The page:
Posted on January 28, 2015 by Julie Brook, Esq.
When corporate goes criminal, i.e., an investigation involving a corporation leads to a criminal case headed to trial, you often need computer forensic experts to testify about the evidence. Such experts know all about electronic devices and data storage and retrieval, but they don’t necessarily know how to clearly relay that knowledge. It’s up to you to prepare your computer forensics expert to testify effectively. Continue reading
Filed under: Business Law, Civil Litigation, Criminal Law, Evidence, Legal Topics | Tagged: computer forensic expert, corporate crime, digital forensics, digital investigator, electronic evidence, expert witness, trial | Leave a comment »
Posted on January 26, 2015 by Julie Brook, Esq.
When the tentative ruling is against you, you’ve got two choices: contest or concede. Here’s the spoiler: One of these choices is generally the way to go. Continue reading
Filed under: Civil Litigation, Legal Topics, Litigation Strategy, Pretrial Matters | Tagged: contesting tentative ruling, court hearing, oral argument, pretrial motion practice, tentative ruling | 3 Comments »
Posted on January 23, 2015 by Robert Denham, Esq
Many are familiar with section 529 college savings accounts, from which tax-free distributions must be used for qualified higher education expenses. The “Achieving a Better Life Experience Act of 2014” or the “ABLE Act of 2014” adds a similar account under IRC §529A that individuals who become severely disabled before age 26 may establish to use for “qualified disability expenses,” which can include education, housing, and transportation. Continue reading
Filed under: Estate Planning, Legal Topics, Tax Law | Tagged: 529A Accounts, ABLE accounts, ABLE Act, Achieving a Better Life Experience Act of 2014, disabled, qualified disability expenses, tax legislation | Leave a comment »
Posted on January 21, 2015 by Julie Brook, Esq.
Many attorneys, especially those in small offices, limit their timekeeping efforts to cases billed on an hourly basis. This can be a big mistake! Here’s why. Continue reading
Filed under: Practice of Law, Young Lawyers | Tagged: attorney compensation, attorneys, billable hours, contingency fee, flat fee, time records, time-recording, timekeeping | 1 Comment »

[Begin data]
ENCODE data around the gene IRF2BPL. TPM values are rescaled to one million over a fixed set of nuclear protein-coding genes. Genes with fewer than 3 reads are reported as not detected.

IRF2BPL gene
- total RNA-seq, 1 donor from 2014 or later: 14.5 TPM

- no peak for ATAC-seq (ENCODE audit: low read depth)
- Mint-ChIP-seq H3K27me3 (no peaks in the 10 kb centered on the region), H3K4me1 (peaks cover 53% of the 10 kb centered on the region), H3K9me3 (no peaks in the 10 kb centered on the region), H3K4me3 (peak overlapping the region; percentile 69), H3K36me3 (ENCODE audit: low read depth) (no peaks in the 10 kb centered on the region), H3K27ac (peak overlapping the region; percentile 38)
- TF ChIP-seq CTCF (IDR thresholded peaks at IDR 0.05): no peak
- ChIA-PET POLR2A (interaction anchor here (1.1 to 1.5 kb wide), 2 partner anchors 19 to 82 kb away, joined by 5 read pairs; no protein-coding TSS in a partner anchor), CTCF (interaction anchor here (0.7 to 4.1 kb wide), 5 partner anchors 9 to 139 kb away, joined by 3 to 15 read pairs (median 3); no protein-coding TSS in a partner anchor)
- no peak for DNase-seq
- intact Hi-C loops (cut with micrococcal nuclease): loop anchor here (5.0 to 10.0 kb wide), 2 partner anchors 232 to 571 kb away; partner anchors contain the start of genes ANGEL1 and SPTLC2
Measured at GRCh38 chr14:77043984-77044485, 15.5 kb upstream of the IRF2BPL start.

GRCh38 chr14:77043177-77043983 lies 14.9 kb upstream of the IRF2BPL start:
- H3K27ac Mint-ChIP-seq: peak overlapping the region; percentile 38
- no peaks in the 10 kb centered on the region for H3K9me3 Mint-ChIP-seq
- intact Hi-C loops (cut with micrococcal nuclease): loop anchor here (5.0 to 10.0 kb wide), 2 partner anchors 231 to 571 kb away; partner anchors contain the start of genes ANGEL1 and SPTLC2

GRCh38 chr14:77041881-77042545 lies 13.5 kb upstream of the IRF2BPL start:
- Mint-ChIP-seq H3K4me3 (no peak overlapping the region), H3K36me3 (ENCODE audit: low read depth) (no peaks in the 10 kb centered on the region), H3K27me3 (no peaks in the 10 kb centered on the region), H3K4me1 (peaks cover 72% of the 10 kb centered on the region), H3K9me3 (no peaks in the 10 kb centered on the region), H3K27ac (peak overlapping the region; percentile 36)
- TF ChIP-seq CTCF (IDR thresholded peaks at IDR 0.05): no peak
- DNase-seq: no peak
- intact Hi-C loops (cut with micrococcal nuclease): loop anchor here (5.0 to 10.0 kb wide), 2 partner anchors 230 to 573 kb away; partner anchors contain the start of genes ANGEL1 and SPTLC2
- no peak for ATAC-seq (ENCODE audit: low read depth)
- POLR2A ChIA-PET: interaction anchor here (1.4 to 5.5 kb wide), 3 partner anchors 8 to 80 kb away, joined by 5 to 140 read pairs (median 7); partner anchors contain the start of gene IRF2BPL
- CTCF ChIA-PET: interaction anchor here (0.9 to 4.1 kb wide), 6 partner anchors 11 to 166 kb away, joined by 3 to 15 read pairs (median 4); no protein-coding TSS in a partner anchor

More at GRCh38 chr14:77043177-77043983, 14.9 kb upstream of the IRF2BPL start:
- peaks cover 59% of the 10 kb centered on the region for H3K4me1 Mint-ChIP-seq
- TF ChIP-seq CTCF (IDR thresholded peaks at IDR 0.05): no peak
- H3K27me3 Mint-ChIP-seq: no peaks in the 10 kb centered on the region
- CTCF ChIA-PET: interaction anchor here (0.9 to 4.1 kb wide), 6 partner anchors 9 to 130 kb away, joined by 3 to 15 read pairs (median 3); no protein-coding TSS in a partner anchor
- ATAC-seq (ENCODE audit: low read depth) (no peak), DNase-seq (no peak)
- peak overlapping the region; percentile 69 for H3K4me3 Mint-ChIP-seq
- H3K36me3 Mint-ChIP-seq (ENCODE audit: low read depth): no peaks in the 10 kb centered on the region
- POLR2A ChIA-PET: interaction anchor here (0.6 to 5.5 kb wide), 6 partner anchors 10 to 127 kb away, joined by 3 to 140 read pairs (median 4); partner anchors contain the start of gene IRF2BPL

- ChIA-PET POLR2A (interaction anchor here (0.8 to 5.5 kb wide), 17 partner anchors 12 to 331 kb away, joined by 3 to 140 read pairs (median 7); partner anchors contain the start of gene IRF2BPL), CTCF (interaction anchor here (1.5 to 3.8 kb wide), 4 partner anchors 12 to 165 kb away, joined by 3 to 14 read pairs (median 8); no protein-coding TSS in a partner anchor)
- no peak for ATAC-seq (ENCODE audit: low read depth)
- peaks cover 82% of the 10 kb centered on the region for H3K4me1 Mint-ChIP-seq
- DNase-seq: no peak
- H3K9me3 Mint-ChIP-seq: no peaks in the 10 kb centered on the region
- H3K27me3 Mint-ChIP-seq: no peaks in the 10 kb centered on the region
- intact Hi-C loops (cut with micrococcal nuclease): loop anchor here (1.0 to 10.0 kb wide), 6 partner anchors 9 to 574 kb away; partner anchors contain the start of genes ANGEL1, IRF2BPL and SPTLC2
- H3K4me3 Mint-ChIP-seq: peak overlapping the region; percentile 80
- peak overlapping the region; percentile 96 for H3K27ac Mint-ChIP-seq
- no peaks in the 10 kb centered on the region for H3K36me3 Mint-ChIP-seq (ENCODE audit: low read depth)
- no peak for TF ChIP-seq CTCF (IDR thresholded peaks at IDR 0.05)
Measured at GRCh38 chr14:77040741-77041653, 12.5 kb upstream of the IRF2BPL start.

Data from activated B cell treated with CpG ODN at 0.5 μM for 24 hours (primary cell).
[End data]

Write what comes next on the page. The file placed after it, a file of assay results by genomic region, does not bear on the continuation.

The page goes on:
Posted on January 16, 2015 by Julie Brook, Esq.
Regardless of whether a job applicant has an apparent disability, employers should always follow these 10 steps to reduce the risk of liability for running afoul of the anti-discrimination provisions of the ADA or the FEHA. Continue reading
Filed under: Employment Law, Legal Topics | Tagged: Americans with Disabilities Act, disability discrimination, employers, employment application, employment discrimination, Equal Employment Opportunity Commission, Fair Employment and Housing Act, HR, human resources, job applicant, job interview | Leave a comment »
Posted on January 14, 2015 by Julie Brook, Esq.
The next time you’re deciding between excluding evidence via a motion in limine or taking your chances at trial, make sure to review this chart of the pros and cons of motions in limine. Continue reading
Filed under: Evidence, Litigation Strategy, Pretrial Matters | Tagged: excluding evidence, motion in limine, pretrial motions, trial | Leave a comment »
Posted on January 12, 2015 by Julie Brook, Esq.
Employee benefits may be one of the biggest assets involved in a divorce—often similar in value to the family residence. With so much money on the line, identifying, valuing, and dividing benefit plans is a priority. Here are 5 steps you should take whenever employee benefits may be involved in a separation or divorce. Continue reading
Filed under: Divorce Law, Family Law, Legal Topics | Tagged: 401k plans, community property, defined benefit plans, division of assets, divorce, employee benefits, legal separation, pension plans, retirement benefits | 1 Comment »